May I ask two more questions.

How can I tell what model of range we have so I can get the correct thermostat... or is that a universal item? All I've been able to find is the generic Glenwood title on the backsplash, and the gas connection is tight and rigid enough that I can't move the appliance to look on the back. It's 30" white enamel with light gray lettering. A very simple stove with 4 burners and no bells and whistles... not even a timer.

And... is the replacement of the thermostat something we can do ourselves, or is it best done by a professional?

Many thanks for your help.

Gratefully,

Karen
 
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Old 02-27-08, 07:48 AM
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Hello: Karen

Thermostats are not a universal item. There are several different types and styles. And each type varies in the other functions it controls besides temperatures. Some only control oven temps, while others control several functions.

Some thermostats are simple controls while others are more complex. Some thermostats control the pilot flame size. Some control burner flame size and some control all three.

Depending upon that brand (Glenwood) and model type determines which T-Stat it contains and what functions it controls. Most likely that T-Stat controls the constant pilot flame size as well as the temperature.

It may also control the burners flame size and if equipped the burners standby flame size as well. Most likely the brand is a Robert-Shaw control but may be another. Which would be indicated in the model number on the rating plate.

The rating plate can be located almost anywhere. Very likely and more commonly in the brand located beneath the lower oven plate. Very bottom of the inside cabinet, or on the oven frame or under the top burner lid in one of the corners. You'll need to search around to locate it.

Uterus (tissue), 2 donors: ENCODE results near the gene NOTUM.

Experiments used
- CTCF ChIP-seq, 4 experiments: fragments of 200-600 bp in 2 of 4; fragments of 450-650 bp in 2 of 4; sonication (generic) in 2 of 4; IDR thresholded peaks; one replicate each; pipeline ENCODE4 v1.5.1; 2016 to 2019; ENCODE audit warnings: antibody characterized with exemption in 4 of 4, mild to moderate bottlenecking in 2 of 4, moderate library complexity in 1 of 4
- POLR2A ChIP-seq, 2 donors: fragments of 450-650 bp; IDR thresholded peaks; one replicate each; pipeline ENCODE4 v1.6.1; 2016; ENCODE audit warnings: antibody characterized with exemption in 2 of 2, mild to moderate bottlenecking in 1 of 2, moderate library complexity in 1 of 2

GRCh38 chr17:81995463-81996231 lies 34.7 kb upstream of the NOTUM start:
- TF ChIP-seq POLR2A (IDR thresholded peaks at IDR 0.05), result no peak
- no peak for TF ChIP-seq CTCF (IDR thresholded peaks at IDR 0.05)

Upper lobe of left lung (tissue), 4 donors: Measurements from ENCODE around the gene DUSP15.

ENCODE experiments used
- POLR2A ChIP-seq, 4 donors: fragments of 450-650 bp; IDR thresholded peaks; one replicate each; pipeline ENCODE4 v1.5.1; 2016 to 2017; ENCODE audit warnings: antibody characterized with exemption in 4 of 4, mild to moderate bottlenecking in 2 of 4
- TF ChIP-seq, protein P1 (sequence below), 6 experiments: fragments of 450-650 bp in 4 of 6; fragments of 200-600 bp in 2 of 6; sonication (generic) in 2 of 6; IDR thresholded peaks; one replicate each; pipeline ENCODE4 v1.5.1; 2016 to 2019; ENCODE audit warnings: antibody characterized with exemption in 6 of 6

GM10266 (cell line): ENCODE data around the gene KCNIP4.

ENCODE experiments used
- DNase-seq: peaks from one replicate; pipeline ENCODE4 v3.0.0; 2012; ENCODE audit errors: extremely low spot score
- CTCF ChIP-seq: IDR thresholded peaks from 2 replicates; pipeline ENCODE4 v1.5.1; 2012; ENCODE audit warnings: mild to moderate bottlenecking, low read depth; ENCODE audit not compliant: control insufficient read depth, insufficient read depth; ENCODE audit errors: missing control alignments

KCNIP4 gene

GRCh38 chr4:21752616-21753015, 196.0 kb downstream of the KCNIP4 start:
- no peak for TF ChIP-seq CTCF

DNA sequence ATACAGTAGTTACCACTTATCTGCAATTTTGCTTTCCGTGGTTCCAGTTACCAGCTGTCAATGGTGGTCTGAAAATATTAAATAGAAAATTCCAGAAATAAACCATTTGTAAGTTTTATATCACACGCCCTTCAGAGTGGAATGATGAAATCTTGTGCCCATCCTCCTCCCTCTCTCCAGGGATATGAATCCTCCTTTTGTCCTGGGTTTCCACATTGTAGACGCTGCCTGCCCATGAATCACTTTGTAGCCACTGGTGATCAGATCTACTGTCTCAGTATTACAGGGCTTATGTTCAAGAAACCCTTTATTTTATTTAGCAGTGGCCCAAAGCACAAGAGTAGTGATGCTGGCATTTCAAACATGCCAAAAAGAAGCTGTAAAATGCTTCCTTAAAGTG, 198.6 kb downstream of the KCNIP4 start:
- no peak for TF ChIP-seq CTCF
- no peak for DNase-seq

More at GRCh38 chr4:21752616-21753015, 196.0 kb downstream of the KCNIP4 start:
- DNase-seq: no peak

Once found, write down the numbers are go to a local appliance parts store with the information. They are best at determining what brand and model T-Stat will replace the existing T-Stat. Which may or may not be exactly the brand the appliance now has but will be one that replaces it.

If you're not handy with small hand tools,may be best to have a professional install the thermostat. Some can be rather difficult and tricky to install by a do it yourself person.

T-Stat are not a returnable nor refundable part. Once purchased it cannot be returned if it does not work, or is installed correctly or not correctly. Very unlikely will any thermostat be warrantied either, unless installed by a service agent of an appliance repair company, etc.

Hope all the above answers all your questions and provides you with info needed before any attempt is made to fix the problem yourself...
 
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Old 02-27-08, 09:49 AM
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you've been an invaluable help

Dear Sharp Advice (are you a person or a committee?)

Your advice in both cases has been crystal clear. I'll endeavor to find the pertinent serial and model information and discover which part is the correct one. Then I'll ask Fernando if he feels he can install it or if I should engage someone else. I am pretty handy with a tool, but find working on gas appliances a bit scary, so will have someone else install the part.

I'm very grateful for the quick and excellent advice. We have "home repair" books, but they were not helpful in this case.

If this wasn't a virtual interaction I would be handing over the first plate of cookies made after the thermostat is changed. Instead, I'll send this

crumiri... Italian cornmeal cookies

Many thanks!

Karen
 
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Old 02-27-08, 10:23 AM
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Hi: Karen

I am a committee of one... A real person. I can assure you of that....and a cookie lover too.... YUM YUM. Thanks much....

Glad to be able to help you with some hopefully helpful advice.

Now. Who's Got The MILK??? Ha Ha...